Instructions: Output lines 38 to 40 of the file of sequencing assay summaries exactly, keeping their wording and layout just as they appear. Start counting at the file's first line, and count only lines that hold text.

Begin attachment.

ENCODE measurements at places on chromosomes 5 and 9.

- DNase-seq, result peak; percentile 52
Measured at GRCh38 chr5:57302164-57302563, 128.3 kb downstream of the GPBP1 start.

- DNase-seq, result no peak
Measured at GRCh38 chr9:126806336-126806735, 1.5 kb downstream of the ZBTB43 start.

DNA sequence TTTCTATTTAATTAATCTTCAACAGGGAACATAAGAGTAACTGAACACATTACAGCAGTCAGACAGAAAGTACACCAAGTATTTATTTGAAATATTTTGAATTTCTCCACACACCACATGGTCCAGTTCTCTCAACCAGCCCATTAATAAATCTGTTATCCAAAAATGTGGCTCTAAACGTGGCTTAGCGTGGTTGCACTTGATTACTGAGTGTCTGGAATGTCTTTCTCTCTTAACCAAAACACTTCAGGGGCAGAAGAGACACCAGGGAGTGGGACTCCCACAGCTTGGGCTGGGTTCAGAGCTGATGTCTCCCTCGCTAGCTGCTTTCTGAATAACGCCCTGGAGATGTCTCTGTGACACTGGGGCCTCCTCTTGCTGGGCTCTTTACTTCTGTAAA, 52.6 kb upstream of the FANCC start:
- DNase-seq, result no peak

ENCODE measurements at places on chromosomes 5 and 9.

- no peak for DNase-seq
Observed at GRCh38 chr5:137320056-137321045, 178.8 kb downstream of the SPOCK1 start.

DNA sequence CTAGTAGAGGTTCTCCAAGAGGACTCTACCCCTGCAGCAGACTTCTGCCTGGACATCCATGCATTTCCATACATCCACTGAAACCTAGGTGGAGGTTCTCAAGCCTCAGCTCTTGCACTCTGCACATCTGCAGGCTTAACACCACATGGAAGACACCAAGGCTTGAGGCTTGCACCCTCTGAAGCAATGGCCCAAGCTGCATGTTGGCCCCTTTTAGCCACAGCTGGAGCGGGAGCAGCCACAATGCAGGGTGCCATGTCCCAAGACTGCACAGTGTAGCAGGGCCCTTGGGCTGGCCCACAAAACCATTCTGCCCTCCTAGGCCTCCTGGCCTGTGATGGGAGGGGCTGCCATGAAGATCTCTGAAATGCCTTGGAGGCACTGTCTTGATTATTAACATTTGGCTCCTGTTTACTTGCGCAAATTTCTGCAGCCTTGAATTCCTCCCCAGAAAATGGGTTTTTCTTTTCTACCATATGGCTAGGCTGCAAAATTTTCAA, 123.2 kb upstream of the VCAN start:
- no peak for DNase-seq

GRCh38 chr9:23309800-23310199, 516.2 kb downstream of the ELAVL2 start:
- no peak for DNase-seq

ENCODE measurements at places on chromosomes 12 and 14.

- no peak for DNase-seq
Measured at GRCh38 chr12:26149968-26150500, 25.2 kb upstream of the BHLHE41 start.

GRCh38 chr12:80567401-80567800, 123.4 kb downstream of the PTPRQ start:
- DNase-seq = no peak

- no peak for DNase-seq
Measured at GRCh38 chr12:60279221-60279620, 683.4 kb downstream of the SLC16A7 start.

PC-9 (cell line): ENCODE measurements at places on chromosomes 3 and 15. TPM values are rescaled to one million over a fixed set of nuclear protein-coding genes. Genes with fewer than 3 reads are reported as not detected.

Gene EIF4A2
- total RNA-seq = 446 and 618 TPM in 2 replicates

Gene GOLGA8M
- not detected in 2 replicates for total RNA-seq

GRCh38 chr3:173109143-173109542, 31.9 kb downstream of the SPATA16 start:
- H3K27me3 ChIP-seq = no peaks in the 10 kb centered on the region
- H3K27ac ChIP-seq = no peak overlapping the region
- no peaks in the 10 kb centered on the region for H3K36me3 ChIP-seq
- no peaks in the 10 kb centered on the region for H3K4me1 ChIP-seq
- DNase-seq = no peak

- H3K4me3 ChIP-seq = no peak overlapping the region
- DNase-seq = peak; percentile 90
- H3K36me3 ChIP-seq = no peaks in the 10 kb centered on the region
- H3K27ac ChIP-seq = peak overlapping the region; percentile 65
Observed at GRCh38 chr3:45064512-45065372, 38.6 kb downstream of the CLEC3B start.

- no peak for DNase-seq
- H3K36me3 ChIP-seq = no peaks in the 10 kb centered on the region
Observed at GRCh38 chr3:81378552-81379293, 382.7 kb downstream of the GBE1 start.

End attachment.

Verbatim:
- no peak for DNase-seq
- H3K36me3 ChIP-seq = no peaks in the 10 kb centered on the region
Observed at GRCh38 chr3:81378552-81379293, 382.7 kb downstream of the GBE1 start.